January 27, 2011

The tide is finally, after years of struggle, starting to turn, at least in some jurisdictions. As most of you know from the web this week, MERS’ President and CEO R.K. Arnold has resigned. MERS is under attack from all directions, and a securitized trustee bank’s attorney actually admitted in a hearing yesterday that “MERS is nothing but an electronic tracking system”.

In securitization cases, discovery of documents such as the prospectus, the Pooling and Servicing Agreement, and documents as to alleged authorization of MERS to transfer mortgage loan documents is essential to defending a foreclosure attempt. For years, attorneys for the banks, servicers, and “trustees” argued that such discovery (much of which is required to be filed with the Securities and Exchange Commission) was irrelevant, overbroad, and invaded the “privacy” of the bank’s business. These objections are finally starting to be overruled nationwide following the In Re Weisband decision from the Arizona Bankruptcy court, which denied relief from stay as the foreclosing party seeking stay relief “failed to connect the dots”, failing to demonstrate that the servicer had the right to seek stay relief to foreclose on a loan which was purportedly assigned to a securitized mortgage loan trust as the evidence showed the loan never made it into the trust.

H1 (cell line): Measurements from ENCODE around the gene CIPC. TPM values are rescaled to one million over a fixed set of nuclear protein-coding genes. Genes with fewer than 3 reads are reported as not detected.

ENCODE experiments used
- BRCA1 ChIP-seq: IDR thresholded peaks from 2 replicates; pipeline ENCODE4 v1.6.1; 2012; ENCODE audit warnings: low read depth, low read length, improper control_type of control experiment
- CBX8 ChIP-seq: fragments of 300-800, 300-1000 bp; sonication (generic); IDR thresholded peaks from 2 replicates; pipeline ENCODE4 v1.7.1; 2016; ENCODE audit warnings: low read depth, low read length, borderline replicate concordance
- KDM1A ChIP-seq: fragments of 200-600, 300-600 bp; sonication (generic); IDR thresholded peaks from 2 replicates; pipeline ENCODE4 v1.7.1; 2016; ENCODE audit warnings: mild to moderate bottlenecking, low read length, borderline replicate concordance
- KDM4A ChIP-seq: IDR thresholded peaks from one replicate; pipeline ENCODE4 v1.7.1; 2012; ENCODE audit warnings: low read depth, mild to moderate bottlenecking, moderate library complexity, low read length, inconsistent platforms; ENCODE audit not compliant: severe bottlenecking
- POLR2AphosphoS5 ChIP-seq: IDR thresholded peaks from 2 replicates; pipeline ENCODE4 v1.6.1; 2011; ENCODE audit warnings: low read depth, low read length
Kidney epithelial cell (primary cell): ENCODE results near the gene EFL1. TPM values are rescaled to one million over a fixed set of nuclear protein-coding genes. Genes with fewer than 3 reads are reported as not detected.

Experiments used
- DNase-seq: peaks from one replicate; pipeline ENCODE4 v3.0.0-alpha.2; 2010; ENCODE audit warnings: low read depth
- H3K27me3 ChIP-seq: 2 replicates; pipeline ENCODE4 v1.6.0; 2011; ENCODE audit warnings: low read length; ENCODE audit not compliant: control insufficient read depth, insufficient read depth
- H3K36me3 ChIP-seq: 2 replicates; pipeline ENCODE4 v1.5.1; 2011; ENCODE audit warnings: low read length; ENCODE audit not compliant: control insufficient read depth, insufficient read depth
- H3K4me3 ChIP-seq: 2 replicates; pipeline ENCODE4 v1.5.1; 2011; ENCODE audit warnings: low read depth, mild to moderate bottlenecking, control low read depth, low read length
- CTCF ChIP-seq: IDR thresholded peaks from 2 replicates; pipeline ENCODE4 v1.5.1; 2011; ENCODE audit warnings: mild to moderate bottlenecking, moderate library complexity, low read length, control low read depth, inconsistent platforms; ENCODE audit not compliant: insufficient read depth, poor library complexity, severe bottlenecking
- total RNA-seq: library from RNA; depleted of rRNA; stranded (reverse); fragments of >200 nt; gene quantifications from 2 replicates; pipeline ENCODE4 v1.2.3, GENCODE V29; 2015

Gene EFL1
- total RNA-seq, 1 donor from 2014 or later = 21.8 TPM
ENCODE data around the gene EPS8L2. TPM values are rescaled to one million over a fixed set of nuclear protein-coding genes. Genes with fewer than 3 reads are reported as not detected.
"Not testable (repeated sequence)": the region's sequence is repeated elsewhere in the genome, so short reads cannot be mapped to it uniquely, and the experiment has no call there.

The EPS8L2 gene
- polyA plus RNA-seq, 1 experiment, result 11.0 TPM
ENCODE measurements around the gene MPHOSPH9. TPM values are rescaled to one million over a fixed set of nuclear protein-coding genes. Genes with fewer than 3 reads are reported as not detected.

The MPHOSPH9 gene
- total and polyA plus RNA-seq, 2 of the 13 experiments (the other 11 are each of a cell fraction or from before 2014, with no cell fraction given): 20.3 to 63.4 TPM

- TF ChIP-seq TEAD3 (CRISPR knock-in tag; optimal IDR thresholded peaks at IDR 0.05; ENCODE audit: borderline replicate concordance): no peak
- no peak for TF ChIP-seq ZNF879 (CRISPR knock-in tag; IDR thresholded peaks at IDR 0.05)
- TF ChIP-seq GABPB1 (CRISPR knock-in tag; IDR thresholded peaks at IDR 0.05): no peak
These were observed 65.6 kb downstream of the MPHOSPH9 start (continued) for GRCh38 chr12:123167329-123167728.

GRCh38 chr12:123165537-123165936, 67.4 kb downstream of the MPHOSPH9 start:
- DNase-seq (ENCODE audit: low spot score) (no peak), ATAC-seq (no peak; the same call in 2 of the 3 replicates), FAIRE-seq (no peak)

This month, FDN attorneys have been successful in both Oregon and New Jersey in compelling, by court Order and over objection of the “bank’s” attorneys, the production of PSAs, trust formation documents, trust prospectuses, and documents as to the alleged authority of MERS. FDN attorneys Jeff Barnes, Esq. and Philip Anderson, Esq. in Oregon, and Jeff Barnes, Esq. and Michael Jacobson, Esq. in New Jersey, have obtained court rulings compelling this critical discovery. In other cases where Mr. Barnes was able to obtain this discovery by court order, it has been revealed that the purported assignment to a trust years after the trust closed violated the very requirements of Mortgage Loan Conveyance provisions of the PSA. Thus and in conformity with Weisband, the loan never made it into the trust. The resultant lack of standing, lack of chain of title, and lack of real party in interest issues are scheduled to be argued by Mr. Barnes before various courts in February, and a trustee in a bankruptcy case in Mississippi has filed an adversary proceeding based on evidence that the purported assignment of the loan, which was done years after the trust closed, was ineffective as it violated the restrictions of the PSA.

Mr. Barnes and Mr. Jacobson have a history of obtaining court orders compelling this discovery in cases in New Jersey, with the cases having ultimately been dismissed when the foreclosing Plaintiff failed to comply with the Court’s Orders to produce the subject discovery.

Jeff Barnes, Esq.,